SJSU Media Relations:
Robin McElhatton, 408-924-1749, email@example.com
SAN JOSE, CA – San Jose State University alumni Tommie Smith and John Carlos, fellow 1968 U.S. Olympic Team members, sports sociologist and SJSU alumnus Dr. Harry Edwards, and additional athletes, scholars and activists will serve as panelists at “Words to Action: Landmarks and Legacy of Athlete Activism.” The town hall will be held 8:30 a.m. to 12:30 p.m., October 17, at the Event Center at SJSU.
Enrolled students with ID can claim one ticket at no cost at the Event Center box office beginning Sept. 13. Faculty and staff members with ID may obtain two tickets at $10 each at the box office. All others may purchase tickets online or at the box office.
Members of the media should RSVP immediately. Professional video and photography will be available to the news media upon request. The event will be streamed live on the Institute website.
Long misunderstood and linked forever by their memorable stand for human rights on October 16, 1968, at the Mexico City Olympics, Smith and Carlos will appear with the following luminaries, connected in history and purpose.
8 a.m. Media registration
8:30 a.m. Program begins
Paul Lanning, CEO, Tower Foundation of SJSU
Mary A. Papazian, President, SJSU
SJSU Institute for the Study of Sport, Society and Social Change
Ted Butryn, ISSSSC Interim Director
Panel 1: The Voices of 1968
Olympians who both experienced and actively participated in the events of Mexico City in 1968 share their stories and the repercussions of their actions when they returned home.
- Kenneth Shropshire
- John Carlos
- Spencer Haywood
- Paul Hoffman
- Cleve Livingston
- Tommie Smith
- Wyomia Tyus
Panel 2: Bridging the Gap: Perspectives on Athlete Activism in an Era of Growth
In the 1980s and 90s, athletes gained economic and social capital, but were less likely to engage in athlete activism. Athlete-activists and scholars discuss those who came forward to stand for social justice issues.
- Bill Rhoden
- Mahmoud Abdul-Rauf
- C. Keith Harrison
- Toni Smith-Thompson
- Damion Thomas
Panel 3 – The Kaepernick Era
What is the social impact of today’s activism by professional, college and high school athletes against police brutality and social injustices, and the larger trend against the “shut up and dribble” sentiment? Panelists discuss how a 50-year history has led to a new wave of activism.
- Maureen Smith
- Nate Boyer
- Jules Boykoff
- Howard Bryant
- Marc Spears
- Steve Wyche
Concluding Remarks: The Arc of Athlete Activism
Harry Edwards lends perspective and insight on the waves of athlete activism to date, from the earliest pioneers to the voices of today, and provides his thoughts on the power of protest and what we can expect to see next in the politically charged era in which we find ourselves today.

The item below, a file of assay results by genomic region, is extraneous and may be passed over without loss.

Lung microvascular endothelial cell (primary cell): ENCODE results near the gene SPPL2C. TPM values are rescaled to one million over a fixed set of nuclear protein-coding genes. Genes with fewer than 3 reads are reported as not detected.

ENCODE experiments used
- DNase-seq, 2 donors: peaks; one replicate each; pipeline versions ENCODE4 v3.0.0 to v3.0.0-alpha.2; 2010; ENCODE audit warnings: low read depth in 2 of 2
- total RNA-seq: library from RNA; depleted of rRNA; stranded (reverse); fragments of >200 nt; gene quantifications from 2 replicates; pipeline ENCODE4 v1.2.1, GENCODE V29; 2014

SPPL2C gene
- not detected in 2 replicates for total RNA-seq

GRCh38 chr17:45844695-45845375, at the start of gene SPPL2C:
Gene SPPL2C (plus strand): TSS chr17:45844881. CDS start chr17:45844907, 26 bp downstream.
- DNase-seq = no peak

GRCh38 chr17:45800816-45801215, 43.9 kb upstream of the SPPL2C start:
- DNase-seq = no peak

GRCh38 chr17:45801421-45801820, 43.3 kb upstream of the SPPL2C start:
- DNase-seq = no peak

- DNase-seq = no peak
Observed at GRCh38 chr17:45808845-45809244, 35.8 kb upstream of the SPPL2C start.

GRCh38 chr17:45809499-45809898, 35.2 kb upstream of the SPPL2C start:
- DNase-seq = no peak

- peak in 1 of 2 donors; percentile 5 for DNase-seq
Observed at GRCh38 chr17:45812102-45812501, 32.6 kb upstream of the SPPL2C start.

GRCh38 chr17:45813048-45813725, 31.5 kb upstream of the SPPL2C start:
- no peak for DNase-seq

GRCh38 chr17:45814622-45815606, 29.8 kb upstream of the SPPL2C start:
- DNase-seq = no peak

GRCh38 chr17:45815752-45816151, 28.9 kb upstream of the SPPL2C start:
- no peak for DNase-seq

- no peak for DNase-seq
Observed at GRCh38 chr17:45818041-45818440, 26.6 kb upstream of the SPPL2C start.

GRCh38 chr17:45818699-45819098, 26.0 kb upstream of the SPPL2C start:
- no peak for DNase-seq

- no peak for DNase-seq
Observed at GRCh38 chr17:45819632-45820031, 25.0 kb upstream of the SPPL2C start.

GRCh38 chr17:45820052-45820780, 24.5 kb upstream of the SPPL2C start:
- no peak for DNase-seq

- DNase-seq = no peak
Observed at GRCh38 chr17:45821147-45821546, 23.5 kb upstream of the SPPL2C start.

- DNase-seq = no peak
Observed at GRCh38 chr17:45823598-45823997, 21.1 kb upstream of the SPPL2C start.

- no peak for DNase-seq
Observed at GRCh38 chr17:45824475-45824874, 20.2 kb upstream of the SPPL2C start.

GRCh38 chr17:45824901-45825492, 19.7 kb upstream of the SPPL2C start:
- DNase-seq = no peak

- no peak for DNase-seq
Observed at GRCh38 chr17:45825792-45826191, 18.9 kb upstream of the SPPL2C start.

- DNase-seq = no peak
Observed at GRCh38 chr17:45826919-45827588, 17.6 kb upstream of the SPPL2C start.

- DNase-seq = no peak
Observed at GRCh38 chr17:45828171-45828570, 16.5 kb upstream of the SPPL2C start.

Press opportunity immediately follows
Mahmoud Abdul-Rauf played basketball for the Denver Nuggets, the Sacramento Kings and the Vancouver Grizzlies. Suspended by the NBA in 1996 for refusing to stand during the national anthem, Abdul-Rauf has also played on professional teams in Turkey, Russia, Greece, Japan, Italy and Saudi Arabia.
Nate Boyer is a former active duty Green Beret, world traveler, philanthropist and community leader, and former professional football player with the Seattle Seahawks. Following Colin Kaepernick’s initial national anthem protests, Boyer is credited with convincing the former San Francisco 49ers quarterback to kneel, rather than sit on the bench, during his national anthem protest.
Jules Boykoff, political science professor at Pacific University and ISSSSC faculty affiliate, has written three books on the Olympics, two books on the suppression of political dissent, and three poetry collections. His peer-reviewed articles span political science, sociology, geography, environmental studies and history.
Howard Bryant is the senior writer for ESPN The Magazine and ESPN.com and is the author of four books on sport and society, including The Heritage: Black Athletes, a Divided America, and the Politics of Patriotism (2018). A former San Jose Mercury News reporter, Bryant has been a sports correspondent for National Public Radio since 2006.
John Carlos, ’05 Honorary Doctorate, is an Olympic medalist in the 200-meter sprint and member of the Olympic Project for Human Rights. Following the 1968 Olympics, where he participated in an iconic protest for human rights, Carlos pursued professional football and later worked for the United States Olympic Committee.
Harry Edwards, ’64 Sociology, ’16 Honorary Doctorate, is professor emeritus of sociology at the University of California at Berkeley and founder of the Olympic Project for Human Rights. Author of The Revolt of the Black Athlete, Edwards is considered to be the father of the sociology of sport.
C. Keith Harrison is the associate chair for faculty, research and academic affairs at the DeVos Sport Business Management Graduate Program at the University of Central Florida. A former NCAA scholar-athlete, Harrison studies student-athlete identity and professional athlete experience, diversity and inclusion related to gender and race relations, and marketing emerging multicultural demographics for fan engagement.